Who can resist a wag?
The power of pets to improve wellbeing of nursing home residents is now recognised
Owner: Brendan O'Connell from Annabeg Nursing Home, Ballybrack, Co Dublin
Animal: Pippa, an eight-year-old Cavalier King Charles Spaniel
Background: Pippa has recently joined Annabeg Nursing Home as a permanent resident
Traditionally, nursing homes and other centres of institutional care didn't have much time for animals. Residents-to-be were asked to rehome pets before arriving.
In recent years, attitudes have begun to change. Brendan O'Connell, proprietor of Annabeg Nursing Home, and his nursing director Sinead Beirne say that the Health Information and Quality Authority now encourages having pets and there is certainly nothing in their guidelines to the contrary.
Groups such as PEATA (www.peata.org) and Irish Therapy Dogs (www.irishtherapydogs.ie) now regularly bring trained pets to hospitals and nursing homes. It's recognised that residents gain from the physical contact and relaxed friendliness of a well-behaved dog.
The benefits include a reduction in stress and lowered blood pressure, as well as an enhanced sense of wellbeing and contentment.
It's still not easy to find a nursing home that will accept a much-loved pet, but at least there is widespread acceptance of the value of contact with animals, for people living in an institutional environment.
Brendan has long recognised the importance of pets to older people. Almost a decade ago, a woman in her 90s called Delia O'Connell moved into Annabeg Nursing Home, along with Pal, her Cavalier King Charles. The little dog slept close to Delia's bed until the day she passed away and became a friend to the rest of the residents.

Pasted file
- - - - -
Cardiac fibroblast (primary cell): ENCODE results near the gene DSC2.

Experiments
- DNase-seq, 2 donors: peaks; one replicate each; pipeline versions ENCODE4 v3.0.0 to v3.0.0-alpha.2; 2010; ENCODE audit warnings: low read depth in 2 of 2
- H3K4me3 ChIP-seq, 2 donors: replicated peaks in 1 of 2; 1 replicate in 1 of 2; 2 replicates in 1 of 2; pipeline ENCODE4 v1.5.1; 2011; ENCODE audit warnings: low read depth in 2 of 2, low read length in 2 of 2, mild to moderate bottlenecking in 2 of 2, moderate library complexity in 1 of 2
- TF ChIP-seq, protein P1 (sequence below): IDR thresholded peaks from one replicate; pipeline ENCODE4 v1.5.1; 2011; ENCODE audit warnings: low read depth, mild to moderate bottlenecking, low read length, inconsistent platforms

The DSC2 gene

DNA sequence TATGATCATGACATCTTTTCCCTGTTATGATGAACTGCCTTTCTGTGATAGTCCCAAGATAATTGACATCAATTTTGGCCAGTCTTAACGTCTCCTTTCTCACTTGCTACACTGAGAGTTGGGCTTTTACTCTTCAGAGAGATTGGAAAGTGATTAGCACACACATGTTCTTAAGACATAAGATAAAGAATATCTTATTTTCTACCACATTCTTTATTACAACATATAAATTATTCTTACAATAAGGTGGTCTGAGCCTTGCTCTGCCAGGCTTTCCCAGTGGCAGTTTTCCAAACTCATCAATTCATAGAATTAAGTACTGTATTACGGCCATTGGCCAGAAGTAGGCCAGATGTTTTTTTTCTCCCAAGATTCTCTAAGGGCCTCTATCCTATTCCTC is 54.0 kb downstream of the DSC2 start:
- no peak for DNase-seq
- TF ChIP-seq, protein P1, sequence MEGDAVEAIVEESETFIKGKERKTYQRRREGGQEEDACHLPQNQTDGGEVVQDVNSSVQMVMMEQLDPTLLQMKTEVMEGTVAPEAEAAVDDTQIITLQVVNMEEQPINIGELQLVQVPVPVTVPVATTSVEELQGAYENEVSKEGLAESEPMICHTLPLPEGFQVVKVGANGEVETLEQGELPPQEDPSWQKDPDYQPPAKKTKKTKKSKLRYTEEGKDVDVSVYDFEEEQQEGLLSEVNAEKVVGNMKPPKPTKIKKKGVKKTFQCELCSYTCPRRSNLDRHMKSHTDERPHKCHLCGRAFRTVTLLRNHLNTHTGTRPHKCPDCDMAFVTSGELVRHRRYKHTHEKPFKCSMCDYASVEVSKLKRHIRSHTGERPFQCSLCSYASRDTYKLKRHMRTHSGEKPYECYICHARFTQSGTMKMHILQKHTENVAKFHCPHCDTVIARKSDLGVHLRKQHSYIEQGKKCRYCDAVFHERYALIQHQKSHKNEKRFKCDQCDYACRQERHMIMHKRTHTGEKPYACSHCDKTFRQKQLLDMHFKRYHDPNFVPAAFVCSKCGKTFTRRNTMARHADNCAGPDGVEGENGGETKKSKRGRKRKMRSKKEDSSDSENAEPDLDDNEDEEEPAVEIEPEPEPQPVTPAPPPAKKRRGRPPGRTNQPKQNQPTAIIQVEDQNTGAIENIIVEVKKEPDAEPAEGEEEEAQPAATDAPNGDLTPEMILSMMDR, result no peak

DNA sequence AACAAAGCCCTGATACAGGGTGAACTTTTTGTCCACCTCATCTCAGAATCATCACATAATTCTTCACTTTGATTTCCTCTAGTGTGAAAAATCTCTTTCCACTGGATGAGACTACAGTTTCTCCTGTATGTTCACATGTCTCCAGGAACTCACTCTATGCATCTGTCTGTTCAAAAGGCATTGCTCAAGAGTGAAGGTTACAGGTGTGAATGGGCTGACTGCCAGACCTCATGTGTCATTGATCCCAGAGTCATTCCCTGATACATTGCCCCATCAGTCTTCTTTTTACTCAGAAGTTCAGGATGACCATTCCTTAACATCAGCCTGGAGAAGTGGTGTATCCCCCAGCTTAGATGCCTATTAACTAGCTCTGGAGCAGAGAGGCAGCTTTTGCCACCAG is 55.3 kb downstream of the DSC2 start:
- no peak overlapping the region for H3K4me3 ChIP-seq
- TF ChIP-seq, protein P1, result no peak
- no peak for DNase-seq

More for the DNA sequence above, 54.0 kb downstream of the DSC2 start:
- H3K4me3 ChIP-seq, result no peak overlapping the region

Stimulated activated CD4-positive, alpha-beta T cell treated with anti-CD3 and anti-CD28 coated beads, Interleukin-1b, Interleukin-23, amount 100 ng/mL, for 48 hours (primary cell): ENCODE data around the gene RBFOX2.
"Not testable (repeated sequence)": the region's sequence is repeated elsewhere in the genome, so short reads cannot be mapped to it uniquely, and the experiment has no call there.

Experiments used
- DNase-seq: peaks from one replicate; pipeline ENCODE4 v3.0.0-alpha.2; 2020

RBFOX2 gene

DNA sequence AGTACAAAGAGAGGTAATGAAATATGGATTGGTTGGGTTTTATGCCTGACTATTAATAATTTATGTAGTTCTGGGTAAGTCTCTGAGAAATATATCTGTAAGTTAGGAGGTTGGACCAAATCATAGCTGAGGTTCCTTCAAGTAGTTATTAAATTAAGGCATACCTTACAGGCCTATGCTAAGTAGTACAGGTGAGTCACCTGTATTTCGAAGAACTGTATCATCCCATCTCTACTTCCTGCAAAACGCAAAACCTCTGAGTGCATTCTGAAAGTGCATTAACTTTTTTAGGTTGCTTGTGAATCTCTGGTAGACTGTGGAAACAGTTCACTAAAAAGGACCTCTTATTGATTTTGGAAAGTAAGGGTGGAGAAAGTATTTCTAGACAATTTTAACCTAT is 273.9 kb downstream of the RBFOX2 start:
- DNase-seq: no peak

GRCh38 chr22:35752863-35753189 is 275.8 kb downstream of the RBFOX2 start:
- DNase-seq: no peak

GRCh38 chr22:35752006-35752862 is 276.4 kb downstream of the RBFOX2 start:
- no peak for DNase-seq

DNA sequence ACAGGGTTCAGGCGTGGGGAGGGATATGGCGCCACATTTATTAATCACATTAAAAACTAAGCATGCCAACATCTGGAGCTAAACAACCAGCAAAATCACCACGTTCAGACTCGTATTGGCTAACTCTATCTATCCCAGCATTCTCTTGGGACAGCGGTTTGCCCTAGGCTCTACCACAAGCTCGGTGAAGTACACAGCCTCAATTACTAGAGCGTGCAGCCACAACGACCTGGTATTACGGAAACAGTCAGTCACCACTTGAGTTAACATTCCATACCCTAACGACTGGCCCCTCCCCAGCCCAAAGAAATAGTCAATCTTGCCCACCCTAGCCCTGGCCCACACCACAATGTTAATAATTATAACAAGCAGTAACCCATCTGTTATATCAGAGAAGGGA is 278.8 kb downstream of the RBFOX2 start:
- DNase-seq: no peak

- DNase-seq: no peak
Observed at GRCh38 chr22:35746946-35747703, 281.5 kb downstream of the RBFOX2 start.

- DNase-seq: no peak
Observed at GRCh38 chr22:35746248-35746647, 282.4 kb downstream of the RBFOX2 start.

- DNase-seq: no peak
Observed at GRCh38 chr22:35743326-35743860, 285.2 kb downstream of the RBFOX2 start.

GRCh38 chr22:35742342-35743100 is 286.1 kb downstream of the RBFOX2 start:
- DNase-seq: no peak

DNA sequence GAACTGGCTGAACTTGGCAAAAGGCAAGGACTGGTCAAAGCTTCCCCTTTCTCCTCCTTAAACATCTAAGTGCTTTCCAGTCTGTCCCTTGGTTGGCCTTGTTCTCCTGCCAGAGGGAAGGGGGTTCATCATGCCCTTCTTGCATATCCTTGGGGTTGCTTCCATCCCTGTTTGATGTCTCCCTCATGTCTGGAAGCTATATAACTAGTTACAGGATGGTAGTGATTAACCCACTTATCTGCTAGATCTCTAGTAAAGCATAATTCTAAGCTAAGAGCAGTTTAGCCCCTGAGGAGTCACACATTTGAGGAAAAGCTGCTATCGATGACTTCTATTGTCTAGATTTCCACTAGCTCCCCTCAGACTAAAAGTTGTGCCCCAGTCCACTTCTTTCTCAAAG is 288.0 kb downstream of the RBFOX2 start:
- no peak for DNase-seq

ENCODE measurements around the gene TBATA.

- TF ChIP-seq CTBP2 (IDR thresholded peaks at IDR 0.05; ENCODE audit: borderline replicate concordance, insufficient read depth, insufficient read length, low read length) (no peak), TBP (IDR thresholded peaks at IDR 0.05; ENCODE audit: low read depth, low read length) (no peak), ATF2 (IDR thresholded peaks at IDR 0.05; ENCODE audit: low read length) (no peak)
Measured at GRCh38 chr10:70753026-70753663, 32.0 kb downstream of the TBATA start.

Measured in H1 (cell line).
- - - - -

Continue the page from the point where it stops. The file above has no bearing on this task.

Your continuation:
Brendan has now decided to introduce a new long-term residential dog to the nursing home. He searched on the internet and found Pippa, another Cavalier King Charles. She's eight years old and has had a busy life producing many pups. Perhaps because she's too old to breed, she has been put up for rehoming.
Brendan was delighted to be able to offer her the best possible home. He has already had her groomed and he has booked her in for her spaying operation and to have her teeth cleaned. Pippa can now enjoy being pampered.
Una Gould is one of the residents at Annabeg and she's delighted to have Pippa as part of her community. Una has always been an animal lover and she used to work in a boarding kennel. She has missed having regular contact with dogs in recent times and Pippa is now filling that gap in her life.
Pippa isn't the only animal at Annabeg: there's a pet budgie too, and Brendan keeps three hens in the garden.
Animals may seem like hard work and an unnecessary expense, but as Brendan and his team can testify, they can also bring a significantly improved quality of life to those around them.